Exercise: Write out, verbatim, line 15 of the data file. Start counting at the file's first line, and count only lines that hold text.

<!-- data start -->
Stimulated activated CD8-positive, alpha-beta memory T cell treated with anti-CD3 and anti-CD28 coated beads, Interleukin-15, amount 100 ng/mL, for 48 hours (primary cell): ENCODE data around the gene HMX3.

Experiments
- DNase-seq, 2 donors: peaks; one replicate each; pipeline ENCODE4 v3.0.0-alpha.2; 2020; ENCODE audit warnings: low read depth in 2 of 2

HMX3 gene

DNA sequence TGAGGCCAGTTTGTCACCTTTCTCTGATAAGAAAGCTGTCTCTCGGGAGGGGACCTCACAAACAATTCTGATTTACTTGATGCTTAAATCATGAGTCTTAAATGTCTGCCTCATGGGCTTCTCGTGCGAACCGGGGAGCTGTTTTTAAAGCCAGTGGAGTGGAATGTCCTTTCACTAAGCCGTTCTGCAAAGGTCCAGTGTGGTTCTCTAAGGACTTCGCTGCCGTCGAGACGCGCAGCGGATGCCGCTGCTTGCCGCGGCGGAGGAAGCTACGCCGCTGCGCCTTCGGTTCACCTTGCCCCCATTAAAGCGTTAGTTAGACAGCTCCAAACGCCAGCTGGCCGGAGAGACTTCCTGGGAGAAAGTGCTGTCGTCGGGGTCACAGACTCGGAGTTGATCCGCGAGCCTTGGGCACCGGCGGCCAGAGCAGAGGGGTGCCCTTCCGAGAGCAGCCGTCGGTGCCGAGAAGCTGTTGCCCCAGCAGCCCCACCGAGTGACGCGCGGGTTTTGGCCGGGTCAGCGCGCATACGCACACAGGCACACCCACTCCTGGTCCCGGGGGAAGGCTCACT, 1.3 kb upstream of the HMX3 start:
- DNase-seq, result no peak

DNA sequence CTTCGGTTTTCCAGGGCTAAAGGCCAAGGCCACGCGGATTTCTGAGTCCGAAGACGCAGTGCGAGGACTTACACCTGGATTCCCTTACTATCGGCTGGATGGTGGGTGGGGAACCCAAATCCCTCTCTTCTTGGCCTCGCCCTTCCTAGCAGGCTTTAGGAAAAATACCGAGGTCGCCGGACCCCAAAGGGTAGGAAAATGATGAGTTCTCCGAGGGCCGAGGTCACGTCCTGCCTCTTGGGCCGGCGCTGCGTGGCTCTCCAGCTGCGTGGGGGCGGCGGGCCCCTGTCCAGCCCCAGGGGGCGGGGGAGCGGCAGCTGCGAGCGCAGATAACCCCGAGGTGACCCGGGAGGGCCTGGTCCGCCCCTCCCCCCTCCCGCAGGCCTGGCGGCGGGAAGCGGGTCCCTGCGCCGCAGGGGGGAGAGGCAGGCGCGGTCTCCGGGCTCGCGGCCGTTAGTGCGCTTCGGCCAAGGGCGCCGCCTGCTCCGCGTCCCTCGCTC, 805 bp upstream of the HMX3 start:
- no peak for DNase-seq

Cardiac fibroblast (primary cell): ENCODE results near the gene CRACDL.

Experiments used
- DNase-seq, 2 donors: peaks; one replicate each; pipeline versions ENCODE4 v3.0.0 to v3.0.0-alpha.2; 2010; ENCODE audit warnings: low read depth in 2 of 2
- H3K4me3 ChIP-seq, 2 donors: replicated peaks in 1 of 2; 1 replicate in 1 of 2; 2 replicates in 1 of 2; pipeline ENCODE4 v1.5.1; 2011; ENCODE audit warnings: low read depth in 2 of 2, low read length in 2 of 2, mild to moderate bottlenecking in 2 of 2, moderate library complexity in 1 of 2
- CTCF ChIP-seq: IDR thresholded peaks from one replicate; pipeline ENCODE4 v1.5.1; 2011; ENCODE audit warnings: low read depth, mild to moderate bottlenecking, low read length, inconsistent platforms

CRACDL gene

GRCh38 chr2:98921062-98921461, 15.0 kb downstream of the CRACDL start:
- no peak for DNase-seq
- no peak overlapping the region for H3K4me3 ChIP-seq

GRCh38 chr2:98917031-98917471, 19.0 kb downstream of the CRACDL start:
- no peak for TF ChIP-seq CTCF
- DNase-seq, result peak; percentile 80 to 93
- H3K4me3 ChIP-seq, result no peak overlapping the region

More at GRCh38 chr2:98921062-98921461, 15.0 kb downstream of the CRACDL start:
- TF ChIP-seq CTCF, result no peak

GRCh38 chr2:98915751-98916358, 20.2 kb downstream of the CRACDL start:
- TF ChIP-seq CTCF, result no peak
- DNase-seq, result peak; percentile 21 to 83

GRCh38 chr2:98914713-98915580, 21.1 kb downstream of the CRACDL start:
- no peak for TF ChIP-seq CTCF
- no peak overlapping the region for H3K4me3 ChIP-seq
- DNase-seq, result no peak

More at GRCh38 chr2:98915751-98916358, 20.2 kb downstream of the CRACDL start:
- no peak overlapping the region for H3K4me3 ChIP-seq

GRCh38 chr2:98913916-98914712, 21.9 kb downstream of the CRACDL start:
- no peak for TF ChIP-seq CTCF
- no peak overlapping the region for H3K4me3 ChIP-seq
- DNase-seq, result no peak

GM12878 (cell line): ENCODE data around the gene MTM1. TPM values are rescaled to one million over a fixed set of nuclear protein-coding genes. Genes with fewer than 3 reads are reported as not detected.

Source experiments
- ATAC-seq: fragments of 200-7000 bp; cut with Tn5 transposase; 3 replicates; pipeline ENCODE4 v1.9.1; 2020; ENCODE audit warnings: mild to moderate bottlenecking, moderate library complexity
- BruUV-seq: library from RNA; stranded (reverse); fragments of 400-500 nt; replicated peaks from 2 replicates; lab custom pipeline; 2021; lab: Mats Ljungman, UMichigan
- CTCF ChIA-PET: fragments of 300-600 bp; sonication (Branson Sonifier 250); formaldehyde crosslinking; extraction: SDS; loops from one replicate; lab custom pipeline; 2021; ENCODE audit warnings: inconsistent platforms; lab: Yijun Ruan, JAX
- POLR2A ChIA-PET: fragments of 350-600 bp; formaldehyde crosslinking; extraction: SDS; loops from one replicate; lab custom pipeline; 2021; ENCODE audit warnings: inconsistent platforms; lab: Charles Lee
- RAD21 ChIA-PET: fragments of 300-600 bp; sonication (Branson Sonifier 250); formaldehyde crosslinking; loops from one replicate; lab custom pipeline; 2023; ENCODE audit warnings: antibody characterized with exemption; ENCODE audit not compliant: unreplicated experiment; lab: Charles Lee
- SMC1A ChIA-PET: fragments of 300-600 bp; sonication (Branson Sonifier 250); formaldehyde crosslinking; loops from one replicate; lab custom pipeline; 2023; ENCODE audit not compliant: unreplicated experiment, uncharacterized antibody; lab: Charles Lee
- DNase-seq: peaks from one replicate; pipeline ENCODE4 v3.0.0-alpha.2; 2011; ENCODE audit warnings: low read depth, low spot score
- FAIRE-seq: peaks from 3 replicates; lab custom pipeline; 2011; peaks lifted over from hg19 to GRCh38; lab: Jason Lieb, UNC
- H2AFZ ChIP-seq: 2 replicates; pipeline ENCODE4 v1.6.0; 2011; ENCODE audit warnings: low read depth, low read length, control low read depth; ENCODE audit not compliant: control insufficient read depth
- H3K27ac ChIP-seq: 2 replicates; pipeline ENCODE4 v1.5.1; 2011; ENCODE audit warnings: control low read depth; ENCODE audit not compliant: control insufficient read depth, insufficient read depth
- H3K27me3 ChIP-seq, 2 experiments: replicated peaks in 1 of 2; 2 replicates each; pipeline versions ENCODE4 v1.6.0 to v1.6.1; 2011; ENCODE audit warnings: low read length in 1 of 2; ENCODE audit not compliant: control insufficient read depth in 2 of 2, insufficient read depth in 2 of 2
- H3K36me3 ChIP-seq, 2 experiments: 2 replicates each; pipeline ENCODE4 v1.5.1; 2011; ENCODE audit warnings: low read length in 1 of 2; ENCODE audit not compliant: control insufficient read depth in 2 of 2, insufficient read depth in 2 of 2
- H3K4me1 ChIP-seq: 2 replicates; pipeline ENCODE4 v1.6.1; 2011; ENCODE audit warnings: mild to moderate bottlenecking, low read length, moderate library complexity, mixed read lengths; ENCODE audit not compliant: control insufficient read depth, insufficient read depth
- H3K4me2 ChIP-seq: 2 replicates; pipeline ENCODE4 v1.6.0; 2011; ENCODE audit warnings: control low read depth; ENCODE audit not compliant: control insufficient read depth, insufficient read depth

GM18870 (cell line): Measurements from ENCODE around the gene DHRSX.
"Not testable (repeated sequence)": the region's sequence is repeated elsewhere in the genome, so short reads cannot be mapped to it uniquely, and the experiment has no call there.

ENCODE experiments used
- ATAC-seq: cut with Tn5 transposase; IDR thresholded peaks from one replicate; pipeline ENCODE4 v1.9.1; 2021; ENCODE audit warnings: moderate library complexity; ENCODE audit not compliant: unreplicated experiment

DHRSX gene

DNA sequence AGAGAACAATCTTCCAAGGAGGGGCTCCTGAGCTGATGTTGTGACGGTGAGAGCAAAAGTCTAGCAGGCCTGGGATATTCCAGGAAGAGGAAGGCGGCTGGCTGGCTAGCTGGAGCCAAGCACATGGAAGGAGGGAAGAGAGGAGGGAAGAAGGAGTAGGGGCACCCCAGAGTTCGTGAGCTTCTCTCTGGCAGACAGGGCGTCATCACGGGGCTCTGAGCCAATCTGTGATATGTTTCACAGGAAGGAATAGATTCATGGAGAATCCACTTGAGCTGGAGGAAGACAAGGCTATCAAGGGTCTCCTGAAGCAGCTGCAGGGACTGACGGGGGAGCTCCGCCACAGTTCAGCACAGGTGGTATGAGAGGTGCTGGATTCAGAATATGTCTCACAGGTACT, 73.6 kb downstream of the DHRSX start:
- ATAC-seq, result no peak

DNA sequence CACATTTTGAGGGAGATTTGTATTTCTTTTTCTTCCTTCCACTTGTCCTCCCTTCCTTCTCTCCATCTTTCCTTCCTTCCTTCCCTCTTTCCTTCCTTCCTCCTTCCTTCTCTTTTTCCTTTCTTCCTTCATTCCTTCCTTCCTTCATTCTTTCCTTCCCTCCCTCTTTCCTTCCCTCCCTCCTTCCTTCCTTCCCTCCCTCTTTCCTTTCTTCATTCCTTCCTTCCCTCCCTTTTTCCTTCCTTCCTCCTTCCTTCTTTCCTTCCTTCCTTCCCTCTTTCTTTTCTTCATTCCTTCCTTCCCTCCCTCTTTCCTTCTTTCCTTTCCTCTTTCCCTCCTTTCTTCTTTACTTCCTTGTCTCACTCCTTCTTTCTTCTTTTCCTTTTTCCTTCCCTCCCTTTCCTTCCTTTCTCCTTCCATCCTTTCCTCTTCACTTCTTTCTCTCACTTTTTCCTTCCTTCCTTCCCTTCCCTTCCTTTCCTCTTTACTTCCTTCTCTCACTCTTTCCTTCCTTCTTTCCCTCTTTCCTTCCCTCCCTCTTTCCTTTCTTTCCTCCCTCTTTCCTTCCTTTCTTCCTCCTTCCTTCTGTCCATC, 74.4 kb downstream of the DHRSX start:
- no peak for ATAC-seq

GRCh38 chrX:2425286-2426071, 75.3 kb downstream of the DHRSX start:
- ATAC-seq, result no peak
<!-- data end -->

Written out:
GRCh38 chr2:98921062-98921461, 15.0 kb downstream of the CRACDL start: